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Upper NRD passes augmentation, retirement plan

Wednesday, February 2, 2011

IMPERIAL, Nebraska -- The Upper Republican Natural Resources District unanimously voted to approve a multi-million dollar augmentation and irrigated land retirement project.

The project involves purchasing 3,300 irrigated acres north of Parks, Nebraska in Dundy County with 24 center-pivot systems north of Rock Creek State Fish Hatchery for $10 million. The project also includes building a 10-mile pipeline to Rock Creek, for use only during water short years.

"The land is in an ideal location for such a project because of its proximity to Rock Creek. Only about 10 miles of pipeline is expected to be needed to occasionally collect groundwater on the land and dispense it into Rock Creek," said URNRD assistant manager, Nate Jenkins. "Including the cost of the pipeline and land costs, total project costs are expected to be between $12 million and $15 million."

The pipeline will only be pumped when the district is projected to be in non-compliance during a water short year and they will only pump the water necessary to reach compliance.

"The project [pipeline] may only need to be used every three to four years, at the most," according to Jenkins. "History suggests that during the driest of years, the district may need an additional 10,000 acre feet of water to stay in compliance with the compact. The proposed project has the potential to supply roughly that amount of water, and more water could be provided in the future granted the district retires more acres."

According to the compact-compliance guidelines, the amount of water piped from the pipeline into Rock Creek cannot exceed what has historically been pumped for irrigation on the land purchased, or other future acres that could potentially be retired to expand the project. To get credit for creating stream flow, enough acres must be retired so that the amount of water being piped from the pipeline does not exceed the historical stream flow.

"In other words, water put into the stream must be offset by reducing irrigation by the same amount or more than the amount of water that was historically put into the stream," said Jenkins.

The Upper Republican NRD worked with the Nebraska Department of Natural Resources to analyze the feasibility and benefits of the project.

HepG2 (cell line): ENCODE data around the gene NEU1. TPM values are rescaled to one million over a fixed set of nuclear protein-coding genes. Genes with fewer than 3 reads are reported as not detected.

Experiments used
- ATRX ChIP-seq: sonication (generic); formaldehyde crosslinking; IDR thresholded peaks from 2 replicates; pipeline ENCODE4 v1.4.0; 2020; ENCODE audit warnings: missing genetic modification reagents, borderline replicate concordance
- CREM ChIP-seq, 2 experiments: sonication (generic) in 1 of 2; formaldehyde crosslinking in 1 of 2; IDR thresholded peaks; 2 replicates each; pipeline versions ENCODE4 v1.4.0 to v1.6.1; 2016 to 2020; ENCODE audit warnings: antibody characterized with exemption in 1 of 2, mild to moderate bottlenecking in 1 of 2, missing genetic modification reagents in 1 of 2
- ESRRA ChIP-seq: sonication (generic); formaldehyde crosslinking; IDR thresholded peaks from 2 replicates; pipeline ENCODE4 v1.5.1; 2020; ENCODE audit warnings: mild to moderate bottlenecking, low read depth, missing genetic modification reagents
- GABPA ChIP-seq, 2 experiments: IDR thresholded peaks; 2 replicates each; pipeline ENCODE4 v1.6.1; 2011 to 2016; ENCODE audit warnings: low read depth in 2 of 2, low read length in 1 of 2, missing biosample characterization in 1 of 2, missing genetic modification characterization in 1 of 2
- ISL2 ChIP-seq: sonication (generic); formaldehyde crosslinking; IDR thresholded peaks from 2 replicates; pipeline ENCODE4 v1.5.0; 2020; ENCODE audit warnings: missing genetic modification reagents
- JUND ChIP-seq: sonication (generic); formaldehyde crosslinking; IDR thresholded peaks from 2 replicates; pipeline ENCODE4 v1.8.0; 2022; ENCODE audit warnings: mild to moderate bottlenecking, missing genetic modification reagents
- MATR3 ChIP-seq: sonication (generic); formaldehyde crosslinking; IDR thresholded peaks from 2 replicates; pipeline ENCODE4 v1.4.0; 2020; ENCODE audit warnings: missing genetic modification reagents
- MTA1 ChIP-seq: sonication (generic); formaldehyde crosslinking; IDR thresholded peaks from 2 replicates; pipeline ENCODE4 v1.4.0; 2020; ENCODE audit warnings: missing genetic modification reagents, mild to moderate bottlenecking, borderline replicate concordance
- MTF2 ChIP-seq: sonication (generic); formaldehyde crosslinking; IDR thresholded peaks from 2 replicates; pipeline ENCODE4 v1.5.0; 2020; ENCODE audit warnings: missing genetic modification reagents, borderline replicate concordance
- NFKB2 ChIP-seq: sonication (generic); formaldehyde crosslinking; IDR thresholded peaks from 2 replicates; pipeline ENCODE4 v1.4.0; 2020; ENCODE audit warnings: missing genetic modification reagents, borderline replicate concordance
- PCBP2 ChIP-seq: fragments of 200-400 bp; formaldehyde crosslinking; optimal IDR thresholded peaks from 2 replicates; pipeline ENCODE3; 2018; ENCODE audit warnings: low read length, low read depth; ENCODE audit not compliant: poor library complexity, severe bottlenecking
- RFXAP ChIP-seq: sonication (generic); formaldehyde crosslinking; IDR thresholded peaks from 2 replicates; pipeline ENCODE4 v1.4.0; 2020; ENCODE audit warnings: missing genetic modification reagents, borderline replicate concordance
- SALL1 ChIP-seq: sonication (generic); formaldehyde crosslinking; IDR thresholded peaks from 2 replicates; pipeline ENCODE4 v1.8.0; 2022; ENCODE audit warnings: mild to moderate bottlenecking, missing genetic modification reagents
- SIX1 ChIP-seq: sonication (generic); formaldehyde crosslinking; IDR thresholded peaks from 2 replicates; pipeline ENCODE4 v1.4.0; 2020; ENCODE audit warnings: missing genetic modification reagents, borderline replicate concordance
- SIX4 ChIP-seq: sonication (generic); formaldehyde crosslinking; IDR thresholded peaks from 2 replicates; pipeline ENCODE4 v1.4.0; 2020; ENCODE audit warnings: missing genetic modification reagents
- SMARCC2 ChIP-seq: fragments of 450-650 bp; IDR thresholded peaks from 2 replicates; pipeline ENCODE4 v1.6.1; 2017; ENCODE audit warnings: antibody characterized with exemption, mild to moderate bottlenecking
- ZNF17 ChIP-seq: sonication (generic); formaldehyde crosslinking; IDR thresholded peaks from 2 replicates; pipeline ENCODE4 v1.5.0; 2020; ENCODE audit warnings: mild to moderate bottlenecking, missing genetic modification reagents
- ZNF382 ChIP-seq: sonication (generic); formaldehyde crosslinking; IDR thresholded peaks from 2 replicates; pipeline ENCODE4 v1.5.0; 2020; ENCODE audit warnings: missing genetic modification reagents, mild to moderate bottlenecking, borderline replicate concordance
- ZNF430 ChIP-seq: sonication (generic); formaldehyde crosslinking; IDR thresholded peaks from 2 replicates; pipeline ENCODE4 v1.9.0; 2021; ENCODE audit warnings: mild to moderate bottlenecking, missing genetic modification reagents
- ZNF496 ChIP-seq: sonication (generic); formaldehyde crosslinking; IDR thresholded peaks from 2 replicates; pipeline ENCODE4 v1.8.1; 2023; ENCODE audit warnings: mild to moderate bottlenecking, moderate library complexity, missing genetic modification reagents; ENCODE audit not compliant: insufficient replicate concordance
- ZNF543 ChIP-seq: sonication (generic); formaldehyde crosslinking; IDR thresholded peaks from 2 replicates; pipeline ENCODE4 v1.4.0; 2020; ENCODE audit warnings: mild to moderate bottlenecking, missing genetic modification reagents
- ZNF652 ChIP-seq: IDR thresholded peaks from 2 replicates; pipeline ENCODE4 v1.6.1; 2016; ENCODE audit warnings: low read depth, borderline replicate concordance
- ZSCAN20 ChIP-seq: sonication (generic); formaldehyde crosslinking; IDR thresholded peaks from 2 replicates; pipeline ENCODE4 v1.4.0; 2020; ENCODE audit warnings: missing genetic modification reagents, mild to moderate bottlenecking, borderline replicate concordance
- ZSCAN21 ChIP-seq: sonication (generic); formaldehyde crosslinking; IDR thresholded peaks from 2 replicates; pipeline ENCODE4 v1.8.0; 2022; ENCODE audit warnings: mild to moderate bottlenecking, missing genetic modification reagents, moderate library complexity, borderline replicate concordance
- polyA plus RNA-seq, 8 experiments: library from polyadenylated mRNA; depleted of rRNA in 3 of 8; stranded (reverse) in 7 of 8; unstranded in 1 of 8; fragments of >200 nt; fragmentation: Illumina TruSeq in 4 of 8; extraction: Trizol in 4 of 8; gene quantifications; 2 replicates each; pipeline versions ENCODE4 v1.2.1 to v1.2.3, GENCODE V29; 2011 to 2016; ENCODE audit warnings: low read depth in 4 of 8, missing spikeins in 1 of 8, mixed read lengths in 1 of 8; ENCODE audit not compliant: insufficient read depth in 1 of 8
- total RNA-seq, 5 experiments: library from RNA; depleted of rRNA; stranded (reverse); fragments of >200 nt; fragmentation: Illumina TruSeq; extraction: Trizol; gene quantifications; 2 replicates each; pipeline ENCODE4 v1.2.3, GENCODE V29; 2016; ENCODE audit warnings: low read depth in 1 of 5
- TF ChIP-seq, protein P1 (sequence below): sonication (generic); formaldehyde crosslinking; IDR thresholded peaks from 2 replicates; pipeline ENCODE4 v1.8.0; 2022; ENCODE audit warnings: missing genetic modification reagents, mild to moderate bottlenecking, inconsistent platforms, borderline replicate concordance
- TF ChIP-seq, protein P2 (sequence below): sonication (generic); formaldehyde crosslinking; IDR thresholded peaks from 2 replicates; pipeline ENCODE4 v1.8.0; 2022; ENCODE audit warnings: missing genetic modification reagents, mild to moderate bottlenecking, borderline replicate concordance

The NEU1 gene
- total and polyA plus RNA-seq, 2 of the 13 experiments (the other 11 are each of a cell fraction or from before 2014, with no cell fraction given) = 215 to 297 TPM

"We believe this project has the potential to significantly aid efforts to stay in compliance with the Republican River Compact and the local integrated management plan," said Brian Dunnigan, director of the DNR. "This is the type of initiative needed to help farmers throughout the Republican River Basin."

The district's compact-compliance plan that is outlined in the Integrated Management Plan, which was approved in the summer of 2010 by the URNRD and the state, calls for groundwater pumping across the three-county district to be 20 percent less than it was between 1998 and 2002. Farmers in the district surpassed the goal in 2010, pumping about 9 percent less than the targeted goal. Groundwater levels responded by rising nearly a half a foot.

Jasper Fanning, Ph.d., general manager of the URNRD said, "This project is a cost-effective way to stay in compliance with the compact while protecting our water resources and keeping farmers in the basin in business. It doesn't negate the need for reduced water use to stay in compliance and the district, as it has for 30 years, will continue to be at the regulatory forefront of groundwater management."

In addition to aiding compact compliance, the pipeline and water conservation project is designed to help preserve water resources by requiring less groundwater pumping than has historically occurred on the land purchased by the URNRD, according to Jenkins.

"This project will actually reduce the amount of water that is consumed and is for dry times, not all the time. We'll continue to take actions throughout the district to reduce water consumption for long-term compact compliance and the preservation of water resources in the region including the Ogallala Aquifer," said URNRD board member and farmer Tom Terryberry.

The district's occupation tax on irrigated land will finance the project. The pipeline is expected to be fully operational by 2012.

The URNRD encompasses Dundy, Chase and Perkins Counties in southwestern Nebraska.

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